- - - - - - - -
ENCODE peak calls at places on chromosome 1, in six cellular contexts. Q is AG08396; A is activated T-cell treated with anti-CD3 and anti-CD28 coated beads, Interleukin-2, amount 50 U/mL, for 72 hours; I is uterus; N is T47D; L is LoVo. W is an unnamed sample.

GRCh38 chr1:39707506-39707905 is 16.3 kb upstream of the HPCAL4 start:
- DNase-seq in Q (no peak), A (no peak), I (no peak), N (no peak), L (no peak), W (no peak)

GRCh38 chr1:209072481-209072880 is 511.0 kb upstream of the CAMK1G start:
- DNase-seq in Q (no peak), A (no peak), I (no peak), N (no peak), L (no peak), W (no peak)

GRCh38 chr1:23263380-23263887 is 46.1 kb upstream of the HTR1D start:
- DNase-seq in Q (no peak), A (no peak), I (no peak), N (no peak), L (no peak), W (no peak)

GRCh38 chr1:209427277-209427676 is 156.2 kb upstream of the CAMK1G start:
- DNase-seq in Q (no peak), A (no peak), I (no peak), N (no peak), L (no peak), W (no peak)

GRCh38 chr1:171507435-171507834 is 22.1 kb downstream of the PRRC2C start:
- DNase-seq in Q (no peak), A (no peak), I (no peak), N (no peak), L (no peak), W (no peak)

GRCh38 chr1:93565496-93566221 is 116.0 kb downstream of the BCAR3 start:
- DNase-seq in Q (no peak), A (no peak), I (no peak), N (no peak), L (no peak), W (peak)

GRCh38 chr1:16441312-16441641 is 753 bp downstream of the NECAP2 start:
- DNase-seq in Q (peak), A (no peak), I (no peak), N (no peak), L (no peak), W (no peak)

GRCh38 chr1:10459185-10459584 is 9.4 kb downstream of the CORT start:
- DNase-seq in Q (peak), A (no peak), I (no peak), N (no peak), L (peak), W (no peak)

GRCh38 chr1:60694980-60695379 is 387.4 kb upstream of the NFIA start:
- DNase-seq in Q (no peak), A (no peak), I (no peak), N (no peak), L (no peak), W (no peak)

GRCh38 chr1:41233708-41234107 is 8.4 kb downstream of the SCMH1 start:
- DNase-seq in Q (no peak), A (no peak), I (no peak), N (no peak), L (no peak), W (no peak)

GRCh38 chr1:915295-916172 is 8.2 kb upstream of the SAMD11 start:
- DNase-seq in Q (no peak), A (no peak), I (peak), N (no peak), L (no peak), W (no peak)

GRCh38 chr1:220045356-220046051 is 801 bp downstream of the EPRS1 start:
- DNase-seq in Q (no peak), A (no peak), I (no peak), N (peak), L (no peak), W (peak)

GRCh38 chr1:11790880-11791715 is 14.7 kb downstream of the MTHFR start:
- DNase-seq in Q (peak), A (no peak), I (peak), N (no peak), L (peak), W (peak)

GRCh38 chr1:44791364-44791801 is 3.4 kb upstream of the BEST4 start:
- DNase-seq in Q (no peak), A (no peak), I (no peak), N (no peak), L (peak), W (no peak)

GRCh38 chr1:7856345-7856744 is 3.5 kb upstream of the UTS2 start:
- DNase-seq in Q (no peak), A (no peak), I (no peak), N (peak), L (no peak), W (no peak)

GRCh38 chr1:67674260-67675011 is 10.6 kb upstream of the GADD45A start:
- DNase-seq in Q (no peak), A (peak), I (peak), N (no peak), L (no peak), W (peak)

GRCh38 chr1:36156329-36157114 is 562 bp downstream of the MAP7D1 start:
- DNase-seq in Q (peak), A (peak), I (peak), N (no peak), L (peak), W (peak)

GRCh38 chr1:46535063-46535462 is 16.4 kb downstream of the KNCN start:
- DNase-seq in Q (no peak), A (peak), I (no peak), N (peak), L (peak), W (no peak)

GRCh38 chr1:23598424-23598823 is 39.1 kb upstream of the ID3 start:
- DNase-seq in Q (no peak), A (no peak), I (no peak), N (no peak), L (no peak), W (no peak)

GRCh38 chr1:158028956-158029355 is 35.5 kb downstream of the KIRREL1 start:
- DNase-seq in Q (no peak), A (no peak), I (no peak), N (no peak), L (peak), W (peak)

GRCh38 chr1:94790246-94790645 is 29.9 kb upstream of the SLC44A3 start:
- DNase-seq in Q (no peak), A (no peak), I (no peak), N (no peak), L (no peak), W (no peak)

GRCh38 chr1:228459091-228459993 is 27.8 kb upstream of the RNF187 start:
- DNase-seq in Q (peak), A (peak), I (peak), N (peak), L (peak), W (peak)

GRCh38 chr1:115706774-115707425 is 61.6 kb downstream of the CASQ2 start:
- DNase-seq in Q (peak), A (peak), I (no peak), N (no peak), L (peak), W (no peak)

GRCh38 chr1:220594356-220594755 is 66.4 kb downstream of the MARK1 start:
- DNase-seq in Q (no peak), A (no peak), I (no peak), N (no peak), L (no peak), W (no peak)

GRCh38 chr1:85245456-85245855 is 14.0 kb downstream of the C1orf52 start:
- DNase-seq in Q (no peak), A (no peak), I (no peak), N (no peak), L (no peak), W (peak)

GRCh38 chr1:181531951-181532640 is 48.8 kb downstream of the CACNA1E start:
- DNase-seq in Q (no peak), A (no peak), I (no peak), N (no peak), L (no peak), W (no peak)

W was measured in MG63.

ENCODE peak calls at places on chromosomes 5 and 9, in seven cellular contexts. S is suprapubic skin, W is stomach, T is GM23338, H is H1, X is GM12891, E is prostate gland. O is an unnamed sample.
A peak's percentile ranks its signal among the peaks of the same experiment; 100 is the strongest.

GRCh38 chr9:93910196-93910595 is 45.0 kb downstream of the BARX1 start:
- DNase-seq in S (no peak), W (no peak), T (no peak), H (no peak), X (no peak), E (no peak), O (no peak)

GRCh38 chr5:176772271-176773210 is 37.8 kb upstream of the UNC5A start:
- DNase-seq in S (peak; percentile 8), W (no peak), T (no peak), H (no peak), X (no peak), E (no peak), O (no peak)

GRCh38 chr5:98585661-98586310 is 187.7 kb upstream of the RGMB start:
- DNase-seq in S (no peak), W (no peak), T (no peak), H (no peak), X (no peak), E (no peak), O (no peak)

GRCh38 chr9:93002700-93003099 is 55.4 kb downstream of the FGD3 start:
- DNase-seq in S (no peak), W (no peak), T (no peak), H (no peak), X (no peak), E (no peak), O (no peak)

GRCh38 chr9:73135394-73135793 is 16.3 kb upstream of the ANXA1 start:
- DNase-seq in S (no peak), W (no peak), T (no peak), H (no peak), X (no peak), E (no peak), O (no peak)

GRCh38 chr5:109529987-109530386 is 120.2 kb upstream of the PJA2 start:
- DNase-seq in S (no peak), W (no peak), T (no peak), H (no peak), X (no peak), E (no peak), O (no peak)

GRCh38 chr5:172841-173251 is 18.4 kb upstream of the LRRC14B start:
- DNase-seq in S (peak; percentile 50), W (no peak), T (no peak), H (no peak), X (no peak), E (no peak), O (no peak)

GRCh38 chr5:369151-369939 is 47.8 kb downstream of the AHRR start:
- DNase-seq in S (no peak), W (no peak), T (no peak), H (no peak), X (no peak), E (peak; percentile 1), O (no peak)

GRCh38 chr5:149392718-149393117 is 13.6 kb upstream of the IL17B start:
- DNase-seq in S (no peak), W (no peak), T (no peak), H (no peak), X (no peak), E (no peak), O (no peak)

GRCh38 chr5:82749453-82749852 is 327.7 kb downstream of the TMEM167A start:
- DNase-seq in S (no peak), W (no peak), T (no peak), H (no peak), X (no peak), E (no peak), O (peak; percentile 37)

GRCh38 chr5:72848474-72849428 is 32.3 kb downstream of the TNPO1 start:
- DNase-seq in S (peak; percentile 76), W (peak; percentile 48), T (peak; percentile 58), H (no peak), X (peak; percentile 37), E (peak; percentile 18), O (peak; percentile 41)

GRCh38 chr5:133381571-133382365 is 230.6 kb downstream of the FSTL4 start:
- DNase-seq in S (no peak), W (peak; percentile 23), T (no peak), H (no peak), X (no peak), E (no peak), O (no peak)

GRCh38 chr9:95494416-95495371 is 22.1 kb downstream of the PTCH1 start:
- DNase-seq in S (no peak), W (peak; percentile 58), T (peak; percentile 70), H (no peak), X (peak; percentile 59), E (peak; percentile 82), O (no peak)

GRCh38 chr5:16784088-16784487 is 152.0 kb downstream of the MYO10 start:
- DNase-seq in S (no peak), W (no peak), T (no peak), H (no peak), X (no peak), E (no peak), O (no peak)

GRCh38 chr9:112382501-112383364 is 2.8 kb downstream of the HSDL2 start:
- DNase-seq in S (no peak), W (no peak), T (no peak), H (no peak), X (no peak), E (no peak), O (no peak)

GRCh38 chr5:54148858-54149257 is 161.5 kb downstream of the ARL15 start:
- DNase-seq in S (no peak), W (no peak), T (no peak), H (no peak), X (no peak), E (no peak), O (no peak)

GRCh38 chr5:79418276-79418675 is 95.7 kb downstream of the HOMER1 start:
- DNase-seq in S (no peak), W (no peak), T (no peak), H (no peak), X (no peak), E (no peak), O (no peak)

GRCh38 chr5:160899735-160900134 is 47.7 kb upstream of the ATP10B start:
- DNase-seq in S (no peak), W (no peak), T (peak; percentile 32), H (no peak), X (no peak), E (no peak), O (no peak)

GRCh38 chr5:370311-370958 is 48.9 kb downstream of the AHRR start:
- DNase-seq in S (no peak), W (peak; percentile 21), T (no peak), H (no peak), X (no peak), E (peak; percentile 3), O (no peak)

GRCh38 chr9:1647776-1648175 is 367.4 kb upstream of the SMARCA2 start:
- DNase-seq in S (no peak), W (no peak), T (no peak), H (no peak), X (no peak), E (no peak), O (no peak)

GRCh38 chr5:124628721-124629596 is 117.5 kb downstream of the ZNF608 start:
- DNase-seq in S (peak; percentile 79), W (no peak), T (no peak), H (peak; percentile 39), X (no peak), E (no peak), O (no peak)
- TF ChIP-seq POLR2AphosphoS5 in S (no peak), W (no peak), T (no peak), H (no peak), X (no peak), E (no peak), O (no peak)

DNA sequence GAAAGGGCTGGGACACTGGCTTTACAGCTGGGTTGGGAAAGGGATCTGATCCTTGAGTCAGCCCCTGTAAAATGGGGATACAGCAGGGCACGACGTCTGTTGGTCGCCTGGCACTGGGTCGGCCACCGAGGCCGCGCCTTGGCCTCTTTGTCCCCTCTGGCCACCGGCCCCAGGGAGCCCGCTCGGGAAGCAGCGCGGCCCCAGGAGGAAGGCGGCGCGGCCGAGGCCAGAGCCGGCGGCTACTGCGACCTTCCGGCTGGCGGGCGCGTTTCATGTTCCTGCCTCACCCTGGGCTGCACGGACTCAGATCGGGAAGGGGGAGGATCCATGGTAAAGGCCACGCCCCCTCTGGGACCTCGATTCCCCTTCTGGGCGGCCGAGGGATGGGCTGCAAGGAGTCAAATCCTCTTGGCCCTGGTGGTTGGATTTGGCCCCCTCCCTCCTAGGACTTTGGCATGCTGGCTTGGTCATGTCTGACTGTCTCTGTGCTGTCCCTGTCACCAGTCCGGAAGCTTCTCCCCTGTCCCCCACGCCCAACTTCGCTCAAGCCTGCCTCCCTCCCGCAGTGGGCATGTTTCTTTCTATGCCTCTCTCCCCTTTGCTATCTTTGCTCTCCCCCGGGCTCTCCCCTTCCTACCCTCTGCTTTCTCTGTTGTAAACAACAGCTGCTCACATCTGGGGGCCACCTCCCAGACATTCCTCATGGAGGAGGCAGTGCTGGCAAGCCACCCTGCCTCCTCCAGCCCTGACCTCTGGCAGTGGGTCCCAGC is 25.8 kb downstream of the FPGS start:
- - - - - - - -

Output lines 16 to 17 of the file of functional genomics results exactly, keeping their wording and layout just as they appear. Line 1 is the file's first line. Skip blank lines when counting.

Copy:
GRCh38 chr1:10459185-10459584 is 9.4 kb downstream of the CORT start:
- DNase-seq in Q (peak), A (no peak), I (no peak), N (no peak), L (peak), W (no peak)